- Sulfur content has been substantially lowered in diesel fuel, with ultra-low sulfur diesel (ULSD) being the common product now used.
- Biodiesel blends have become increasingly popular.
This change in fuels means that the concern about corrosion has shifted from a focus on external tank corrosion to internal tank corrosion. While most USTs containing motor fuel have certain levels of water in them, the use of ethanol in gasoline significantly increases the probability of water buildup in tank bottoms. Ethanol, found in virtually all gasoline sold in North America today, has a propensity to attract water in fuel mixtures, leaving "water bottoms" that accumulate over time in USTs.
This water buildup provides a breeding ground for corrosive microbial activity, known as "microbial influenced corrosion" (MIC). With MIC, the potential for corrosion failure of metallic fueling components increases.
EPA, industry groups and individual companies are in the process of studying the extent and root cause of this corrosion problem, with a particular focus on ULSD-related corrosion. As answers and solutions are considered, there is no question that today’s biofuels can cause aggressive corrosion to metallic tanks, fueling components inside a tank and tank sumps. Awareness of this throughout the industry continues to grow. EPA’s 2015 paper “Corrosion in Underground Storage Tanks (USTs) Storing Ultra-Low Sulfur Diesel (ULSD)” drew attention to the scope of the problem.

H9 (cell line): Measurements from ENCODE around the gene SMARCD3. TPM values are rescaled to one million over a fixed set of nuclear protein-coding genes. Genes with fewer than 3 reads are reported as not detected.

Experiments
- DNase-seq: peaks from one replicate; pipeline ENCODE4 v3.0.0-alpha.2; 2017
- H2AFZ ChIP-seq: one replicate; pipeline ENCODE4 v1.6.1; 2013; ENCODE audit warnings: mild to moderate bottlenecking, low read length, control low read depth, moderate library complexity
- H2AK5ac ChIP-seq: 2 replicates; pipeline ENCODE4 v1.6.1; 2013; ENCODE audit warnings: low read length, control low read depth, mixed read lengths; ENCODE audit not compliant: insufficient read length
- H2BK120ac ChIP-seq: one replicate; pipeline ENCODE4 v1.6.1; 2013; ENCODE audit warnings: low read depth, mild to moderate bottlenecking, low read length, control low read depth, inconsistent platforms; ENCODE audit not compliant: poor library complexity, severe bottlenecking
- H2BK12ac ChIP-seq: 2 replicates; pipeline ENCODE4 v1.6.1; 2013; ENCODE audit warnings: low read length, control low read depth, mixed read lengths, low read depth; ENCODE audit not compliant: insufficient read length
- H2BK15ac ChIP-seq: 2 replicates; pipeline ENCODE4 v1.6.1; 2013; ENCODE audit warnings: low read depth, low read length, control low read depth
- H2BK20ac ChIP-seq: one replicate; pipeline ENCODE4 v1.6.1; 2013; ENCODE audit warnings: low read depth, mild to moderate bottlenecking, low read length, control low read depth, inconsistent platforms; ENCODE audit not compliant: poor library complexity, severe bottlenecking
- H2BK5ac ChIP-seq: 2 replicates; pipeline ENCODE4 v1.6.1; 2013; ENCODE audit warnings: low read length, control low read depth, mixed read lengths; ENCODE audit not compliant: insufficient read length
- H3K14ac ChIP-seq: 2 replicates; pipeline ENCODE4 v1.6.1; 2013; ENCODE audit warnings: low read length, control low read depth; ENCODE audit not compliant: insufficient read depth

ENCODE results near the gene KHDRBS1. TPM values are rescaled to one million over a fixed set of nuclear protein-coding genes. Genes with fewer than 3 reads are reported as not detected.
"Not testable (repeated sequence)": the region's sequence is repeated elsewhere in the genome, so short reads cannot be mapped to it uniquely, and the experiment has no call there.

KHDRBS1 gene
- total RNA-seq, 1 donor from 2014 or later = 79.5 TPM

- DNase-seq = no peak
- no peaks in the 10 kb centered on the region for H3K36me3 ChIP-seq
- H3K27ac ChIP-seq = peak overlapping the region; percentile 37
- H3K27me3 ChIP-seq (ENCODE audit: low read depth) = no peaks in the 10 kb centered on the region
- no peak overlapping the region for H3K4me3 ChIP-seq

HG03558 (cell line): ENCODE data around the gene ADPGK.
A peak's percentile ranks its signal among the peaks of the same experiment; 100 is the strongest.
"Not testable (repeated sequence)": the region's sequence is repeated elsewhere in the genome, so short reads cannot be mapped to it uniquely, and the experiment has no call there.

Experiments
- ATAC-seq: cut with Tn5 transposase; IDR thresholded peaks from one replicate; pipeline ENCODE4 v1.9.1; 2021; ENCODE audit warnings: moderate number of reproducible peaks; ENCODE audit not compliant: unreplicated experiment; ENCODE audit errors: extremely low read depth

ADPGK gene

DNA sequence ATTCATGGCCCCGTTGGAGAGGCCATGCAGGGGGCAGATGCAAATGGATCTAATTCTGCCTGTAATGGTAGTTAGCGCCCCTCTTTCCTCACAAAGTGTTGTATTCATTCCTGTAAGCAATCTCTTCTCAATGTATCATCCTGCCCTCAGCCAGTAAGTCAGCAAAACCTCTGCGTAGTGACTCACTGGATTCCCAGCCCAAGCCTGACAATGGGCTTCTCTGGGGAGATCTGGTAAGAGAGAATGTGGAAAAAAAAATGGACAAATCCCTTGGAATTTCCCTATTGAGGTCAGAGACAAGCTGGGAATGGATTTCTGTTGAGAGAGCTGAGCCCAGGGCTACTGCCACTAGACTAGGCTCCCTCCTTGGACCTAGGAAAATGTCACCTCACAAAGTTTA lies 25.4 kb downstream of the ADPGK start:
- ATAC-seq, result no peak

One industry trade association, the Steel Tank Institute (STI), initiated a multiyear campaign to educate steel tank owners about the necessity for ongoing tank maintenance to include the removal of water bottoms. Some steel tank warranties have been revised, addressing the failure to remove water from tank bottoms. In many cases, the term of warranty coverage for steel tanks has been reduced from 30 to 10 years.
Another solution is to have tanks and other fuel system components fabricated of materials that are inherently resistant to corrosion. The industry has seen the introduction of corrosion-resistant materials from a number of leading fuel equipment manufacturers for various equipment components traditionally made of carbon steel. Composite materials, including fiberglass, are one of the materials providing corrosion resistance to fueling equipment solutions.
Fiberglass tanks and pipe have been tested extensively for their corrosion resistance in fuel applications. In fact, fiberglass had a proven track record in preventing equipment corrosion long before today’s biofuels became popular. Test data and extensive marketplace use confirms that fiberglass is the superior choice of material when metallic corrosion and the costly and time-consuming need for routine maintenance of tanks is a concern.
North America’s largest and most well-known retail fuel marketers, as well as many small marketers, use noncorrosive fiberglass tanks and pipe to provide protection to the environment and peace of mind for the tank owner in view of this growing concern.
Financial responsibility for USTs
Another trend contributing to the replacement of aging single-wall tanks and the growth of new double-wall fiberglass tanks in the marketplace is the impact of private insurance availability to meet the regulatory requirements for tank owner financial responsibility. Federal law requires that tank owners prove that they have sufficient financial resources to cover site cleanup, environmental damage and third-party compensation in the event of product release into the environment. This is commonly known as financial responsibility.